With 14 enrollees ready for their Dec. 10 graduation from Kalamazoo Valley Community College’s Wind Turbine Technician Academy, all slots have been filled for the third edition of the 26 weeks of training and applications are being taken for the fourth that starts July 5.

Scheduled for 10 a.m. at KVCC’s Michigan Technical Education Center on The Groves Campus off on Ninth Street along I-94, the program is open to the public.

The third academy will convene on Jan. 3 with graduation slated for June 30.  Members of that class hail from Arizona, Indiana, Pennsylvania, Georgia, Kentucky, Minnesota and Michigan.  Among the home towns of the Michigan enrollees are Muskegon, Vicksburg, and Kalamazoo. 

The graduates of the second academy are:
* James Babiasz of Kalamazoo
* Charles Williams of Kalamazoo
* Anthony Parcher of Kentwood, who will speak for the graduates
* Raymond Bradley of Greenville
* Nicholas Matkin of Kalamazoo
* Nicholas Clements of Clawson
* Arden Major of Marcellus
* Alexis Della Costa of Kendall, N. Y.
* Larry Lawlor of Waukegan, Ill.
* Dan Fagan of Port Sanilac
* Justin Knapp of Casa Grande, Ariz.
* Mohamed Farwana of Kalamazoo
* Andrew Galemore of Carbondale, Colo.
* David Houting of Zeeland

Presenting the credentials to the second batch of graduates will be their instructors, Tom Sutton and Greg Meeuwsen. 

Parcher, Della Costa, Galemore, Williams and Farwana were the recipients of $1,000 scholarships from the Grainger Foundation, which is based in Lake Forest, Ill. Dellas Costa is the first female graduate of the academy.

Prospects for employment would appear high for the graduates of the second academy if the fate of the first students is any indication.

Fourteen of those graduates are employed, 11 of them in the wind-turbine industry.  Of the other two, one has returned to his native England to seek employment in the British wind industry while the other is lining up interviews.  Of those not currently involved with wind turbines, one has resumed his education in California and another has been deployed to Afghanistan as part of his military commitment.

“It is exciting to hear from our graduates in the field,” said Cindy Buckley, director of training and development at the M-TEC.  “Five are employed by the same company. Two from Michigan have kept their homes and their families here. They are flown to their jobs around the country, work for five weeks, and are flown back here for two to three weeks.”

Buckley said the graduates are “like a fraternity. On one assignment, five of the graduates ended up at the same wind farm in Montana. Our graduates are highly regarded in the wind industry for the quality of their training and their commitment to safety.”

She reports that company and industry recruiters have already contacted those who will receive their academy credentials on Dec. 10 and scheduled interviews.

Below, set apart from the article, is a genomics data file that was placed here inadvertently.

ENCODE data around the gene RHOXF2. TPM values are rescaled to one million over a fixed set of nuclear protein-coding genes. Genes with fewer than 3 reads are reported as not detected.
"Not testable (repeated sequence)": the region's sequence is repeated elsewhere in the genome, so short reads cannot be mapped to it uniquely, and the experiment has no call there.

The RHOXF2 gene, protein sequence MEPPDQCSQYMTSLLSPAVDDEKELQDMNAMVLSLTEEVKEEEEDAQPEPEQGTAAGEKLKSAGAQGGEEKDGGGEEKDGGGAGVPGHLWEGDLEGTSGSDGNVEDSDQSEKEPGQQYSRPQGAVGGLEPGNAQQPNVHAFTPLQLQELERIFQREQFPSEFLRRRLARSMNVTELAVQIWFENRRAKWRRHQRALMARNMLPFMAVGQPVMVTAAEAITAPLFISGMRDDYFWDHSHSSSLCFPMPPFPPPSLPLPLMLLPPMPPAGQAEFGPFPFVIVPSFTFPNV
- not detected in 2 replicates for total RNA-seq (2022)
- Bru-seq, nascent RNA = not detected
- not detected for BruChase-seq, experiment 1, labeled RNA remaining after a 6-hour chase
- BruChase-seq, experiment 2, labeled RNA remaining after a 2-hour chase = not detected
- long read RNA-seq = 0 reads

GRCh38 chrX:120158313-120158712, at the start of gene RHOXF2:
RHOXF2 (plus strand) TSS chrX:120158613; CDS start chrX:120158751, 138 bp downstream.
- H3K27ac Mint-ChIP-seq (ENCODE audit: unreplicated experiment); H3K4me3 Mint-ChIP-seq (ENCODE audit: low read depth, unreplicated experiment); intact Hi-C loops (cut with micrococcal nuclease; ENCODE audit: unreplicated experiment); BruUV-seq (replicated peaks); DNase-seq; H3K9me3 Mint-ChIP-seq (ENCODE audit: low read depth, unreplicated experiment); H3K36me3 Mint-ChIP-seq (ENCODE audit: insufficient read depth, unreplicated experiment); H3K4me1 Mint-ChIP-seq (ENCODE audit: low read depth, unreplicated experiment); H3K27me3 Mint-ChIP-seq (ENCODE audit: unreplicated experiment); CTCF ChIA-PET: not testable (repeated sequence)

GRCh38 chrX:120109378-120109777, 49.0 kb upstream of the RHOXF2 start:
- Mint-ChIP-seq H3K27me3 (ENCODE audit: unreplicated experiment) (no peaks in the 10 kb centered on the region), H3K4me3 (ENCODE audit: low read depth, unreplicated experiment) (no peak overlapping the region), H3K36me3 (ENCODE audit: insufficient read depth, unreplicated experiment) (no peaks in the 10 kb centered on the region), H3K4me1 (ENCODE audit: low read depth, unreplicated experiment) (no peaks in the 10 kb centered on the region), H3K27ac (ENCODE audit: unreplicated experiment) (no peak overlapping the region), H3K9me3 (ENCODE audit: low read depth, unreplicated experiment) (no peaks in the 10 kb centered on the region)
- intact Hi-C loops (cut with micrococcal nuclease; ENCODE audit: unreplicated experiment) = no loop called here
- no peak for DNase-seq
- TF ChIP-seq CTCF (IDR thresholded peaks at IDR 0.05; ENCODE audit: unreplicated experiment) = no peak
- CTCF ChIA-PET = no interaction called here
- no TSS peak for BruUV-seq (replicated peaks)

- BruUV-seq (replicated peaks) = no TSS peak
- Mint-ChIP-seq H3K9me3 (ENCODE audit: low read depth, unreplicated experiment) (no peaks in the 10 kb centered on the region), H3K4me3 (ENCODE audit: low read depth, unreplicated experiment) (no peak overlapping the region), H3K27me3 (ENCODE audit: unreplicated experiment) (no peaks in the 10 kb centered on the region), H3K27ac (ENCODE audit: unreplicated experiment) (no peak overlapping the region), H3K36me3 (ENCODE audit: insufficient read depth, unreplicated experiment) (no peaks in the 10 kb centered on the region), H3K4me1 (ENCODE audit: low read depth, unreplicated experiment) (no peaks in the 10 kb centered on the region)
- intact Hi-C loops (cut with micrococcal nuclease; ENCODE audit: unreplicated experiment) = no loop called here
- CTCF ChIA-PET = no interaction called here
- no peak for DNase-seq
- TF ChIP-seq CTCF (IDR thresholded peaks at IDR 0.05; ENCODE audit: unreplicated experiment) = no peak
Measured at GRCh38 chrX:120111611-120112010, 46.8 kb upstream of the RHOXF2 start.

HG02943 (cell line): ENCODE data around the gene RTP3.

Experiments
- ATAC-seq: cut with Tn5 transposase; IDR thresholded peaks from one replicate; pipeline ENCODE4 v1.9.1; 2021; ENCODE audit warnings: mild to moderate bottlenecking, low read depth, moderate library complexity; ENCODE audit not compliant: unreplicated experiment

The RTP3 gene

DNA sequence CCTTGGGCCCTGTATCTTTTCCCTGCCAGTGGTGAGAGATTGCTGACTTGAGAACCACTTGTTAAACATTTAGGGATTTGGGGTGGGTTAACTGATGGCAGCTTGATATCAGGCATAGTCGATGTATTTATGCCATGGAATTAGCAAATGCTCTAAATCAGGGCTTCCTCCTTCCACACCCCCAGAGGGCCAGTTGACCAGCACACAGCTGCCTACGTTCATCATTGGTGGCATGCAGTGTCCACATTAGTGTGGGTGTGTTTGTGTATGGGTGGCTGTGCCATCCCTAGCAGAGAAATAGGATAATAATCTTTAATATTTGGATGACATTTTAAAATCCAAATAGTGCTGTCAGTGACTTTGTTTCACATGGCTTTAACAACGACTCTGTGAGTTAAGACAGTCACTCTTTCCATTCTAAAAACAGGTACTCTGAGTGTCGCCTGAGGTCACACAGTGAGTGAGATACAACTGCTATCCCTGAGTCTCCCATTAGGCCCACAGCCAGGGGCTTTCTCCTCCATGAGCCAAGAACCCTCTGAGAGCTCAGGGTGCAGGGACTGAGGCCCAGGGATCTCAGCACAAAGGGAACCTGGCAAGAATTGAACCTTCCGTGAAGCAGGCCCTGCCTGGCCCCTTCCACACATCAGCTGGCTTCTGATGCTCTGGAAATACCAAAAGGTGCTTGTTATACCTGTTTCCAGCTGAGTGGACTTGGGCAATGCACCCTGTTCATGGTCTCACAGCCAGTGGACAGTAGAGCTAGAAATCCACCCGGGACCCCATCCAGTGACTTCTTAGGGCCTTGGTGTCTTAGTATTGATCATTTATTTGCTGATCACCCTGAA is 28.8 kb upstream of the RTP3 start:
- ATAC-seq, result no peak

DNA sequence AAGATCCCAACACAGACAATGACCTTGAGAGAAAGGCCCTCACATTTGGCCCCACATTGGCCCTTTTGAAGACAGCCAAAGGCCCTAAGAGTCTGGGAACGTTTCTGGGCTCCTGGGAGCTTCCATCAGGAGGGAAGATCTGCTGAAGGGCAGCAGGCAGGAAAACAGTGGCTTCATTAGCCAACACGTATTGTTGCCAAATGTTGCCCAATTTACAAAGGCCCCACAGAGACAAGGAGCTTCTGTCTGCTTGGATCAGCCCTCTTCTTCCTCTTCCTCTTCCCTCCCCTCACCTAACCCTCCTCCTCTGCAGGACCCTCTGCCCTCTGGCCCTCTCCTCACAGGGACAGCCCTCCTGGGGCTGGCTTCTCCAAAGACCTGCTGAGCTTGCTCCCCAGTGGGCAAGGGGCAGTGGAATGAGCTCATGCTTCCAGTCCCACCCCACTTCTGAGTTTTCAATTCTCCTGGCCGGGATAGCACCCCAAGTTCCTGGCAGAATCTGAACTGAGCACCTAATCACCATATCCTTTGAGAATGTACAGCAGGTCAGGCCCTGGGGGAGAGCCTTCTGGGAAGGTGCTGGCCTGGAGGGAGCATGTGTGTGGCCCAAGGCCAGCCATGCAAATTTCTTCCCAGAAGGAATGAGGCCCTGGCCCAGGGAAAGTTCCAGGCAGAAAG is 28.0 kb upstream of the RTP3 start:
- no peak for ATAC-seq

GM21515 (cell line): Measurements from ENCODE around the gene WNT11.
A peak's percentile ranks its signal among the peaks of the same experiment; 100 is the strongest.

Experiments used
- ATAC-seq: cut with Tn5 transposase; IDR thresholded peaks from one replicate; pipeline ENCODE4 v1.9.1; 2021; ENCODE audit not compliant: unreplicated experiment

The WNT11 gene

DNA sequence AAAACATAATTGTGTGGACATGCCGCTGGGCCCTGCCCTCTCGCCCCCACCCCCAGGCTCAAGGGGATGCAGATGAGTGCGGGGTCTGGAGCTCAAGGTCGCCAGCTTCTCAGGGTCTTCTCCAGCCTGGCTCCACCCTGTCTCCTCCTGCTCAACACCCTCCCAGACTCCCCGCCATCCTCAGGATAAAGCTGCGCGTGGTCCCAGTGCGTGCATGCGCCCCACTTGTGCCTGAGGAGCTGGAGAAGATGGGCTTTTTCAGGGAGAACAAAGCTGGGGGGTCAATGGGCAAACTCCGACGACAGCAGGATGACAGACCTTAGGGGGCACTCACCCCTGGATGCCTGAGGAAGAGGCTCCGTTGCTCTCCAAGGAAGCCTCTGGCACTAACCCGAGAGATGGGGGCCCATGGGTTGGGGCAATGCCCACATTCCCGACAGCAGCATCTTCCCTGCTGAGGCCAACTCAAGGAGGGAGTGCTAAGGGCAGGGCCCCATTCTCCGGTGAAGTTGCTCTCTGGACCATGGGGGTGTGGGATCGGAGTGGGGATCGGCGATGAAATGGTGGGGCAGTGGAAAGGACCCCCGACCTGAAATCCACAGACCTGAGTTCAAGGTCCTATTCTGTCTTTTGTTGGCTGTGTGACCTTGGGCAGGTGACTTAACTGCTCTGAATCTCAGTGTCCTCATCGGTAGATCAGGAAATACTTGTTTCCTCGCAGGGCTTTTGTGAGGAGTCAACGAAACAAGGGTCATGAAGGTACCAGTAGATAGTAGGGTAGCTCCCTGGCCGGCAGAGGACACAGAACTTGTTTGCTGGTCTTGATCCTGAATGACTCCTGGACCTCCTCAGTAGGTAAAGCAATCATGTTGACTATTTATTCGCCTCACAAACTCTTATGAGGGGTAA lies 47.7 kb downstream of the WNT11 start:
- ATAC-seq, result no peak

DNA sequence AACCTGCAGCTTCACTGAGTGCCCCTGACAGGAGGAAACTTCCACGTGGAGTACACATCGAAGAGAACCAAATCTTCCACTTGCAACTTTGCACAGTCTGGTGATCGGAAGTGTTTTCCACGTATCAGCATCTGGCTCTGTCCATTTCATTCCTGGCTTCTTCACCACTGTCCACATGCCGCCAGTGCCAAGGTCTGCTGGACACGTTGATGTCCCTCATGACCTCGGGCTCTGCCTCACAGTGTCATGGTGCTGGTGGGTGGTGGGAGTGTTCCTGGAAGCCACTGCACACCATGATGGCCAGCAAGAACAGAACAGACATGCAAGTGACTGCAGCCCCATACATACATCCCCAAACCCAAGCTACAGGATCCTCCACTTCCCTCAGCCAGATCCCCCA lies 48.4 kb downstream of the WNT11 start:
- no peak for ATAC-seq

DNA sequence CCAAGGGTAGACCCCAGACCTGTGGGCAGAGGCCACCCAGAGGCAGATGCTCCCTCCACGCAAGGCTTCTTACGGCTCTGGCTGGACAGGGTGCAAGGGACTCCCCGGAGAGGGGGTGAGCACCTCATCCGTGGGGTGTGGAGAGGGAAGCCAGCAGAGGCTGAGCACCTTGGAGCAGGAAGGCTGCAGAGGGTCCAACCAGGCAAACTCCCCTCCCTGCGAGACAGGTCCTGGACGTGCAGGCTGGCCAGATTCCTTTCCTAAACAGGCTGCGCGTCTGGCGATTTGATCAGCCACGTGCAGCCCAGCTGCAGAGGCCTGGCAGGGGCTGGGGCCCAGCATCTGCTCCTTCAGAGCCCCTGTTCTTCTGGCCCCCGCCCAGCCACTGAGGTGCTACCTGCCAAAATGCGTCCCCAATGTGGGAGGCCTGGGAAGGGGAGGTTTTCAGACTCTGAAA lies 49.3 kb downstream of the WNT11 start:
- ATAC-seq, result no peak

The KVCC academy received a $550,000 federal appropriation to purchase specialized laboratory equipment, including a 90-foot tower and turbine unit that is scheduled to be installed in the M-TEC’s parking median for testing and training purposes by New Year’s Day.

Only KVCC’s program is certified by Bildungszentrum fur Erneuerebare Energien in the United States. “ocated in Husum, Germany, and founded in 2000, BZEE was created and supported by major wind-turbine manufacturers, component makers, and enterprises that provide operation and maintenance services. As wind-energy production increased throughout Europe, the need for high-quality, industry-driven, international standards emerged. BZEE has become the leading trainer for wind-turbine technicians across Europe and now in Asia.

KVCC has educational partnerships with Fuhrlaender North America, based in North Kingston, R. I., and the Michigan-based Crystal Flash Renewable Energy.  These arrangements give KVCC academy students the chance for in-depth exposure to the maintenance requirements and hands-on monitoring of utility-scale wind turbines, and to cutting-edge technologies.

The first step to gain access into the next academy is to complete the written application, which can be downloaded at www.kvcc.edu/training. Applications can be mailed or faxed to the college. 

A math test is also part of the screening process, along with the results of a medical examination and documented work experience in technical fields. 

The last step in the application process is a screening for an ability to function in tight quarters and work at great heights.

The fee is $12,000.

For more information, contact Buckley at (269) 353-1250 or cbuckley@kvcc.edu. A video about the program is available at http://www.mteckvcc.com/windtechacademy.html.

(c) 2010, WWJ Newsradio 950. All rights reserved.

  1. Carol Knapp says:

    My son is one of the Dec. 10 graduates. He has filed many job applications and has not had even one call back. Only 3 members of the graduating class have gotten jobs. I am extremely disappointed in KVCC. The school has done nothing to help the students apply for jobs. It has done nothing in the way of writing letters of recommendation for its recent graduates. It has NOT even sent the graduates names of companies that might be hiring. I would not recommend KVCC to anyone because of the poor follow-up in placing graduates. If you have a response to my concerns, I would love to hear it. I intend to voice my concerns to others in authority in KCVV.

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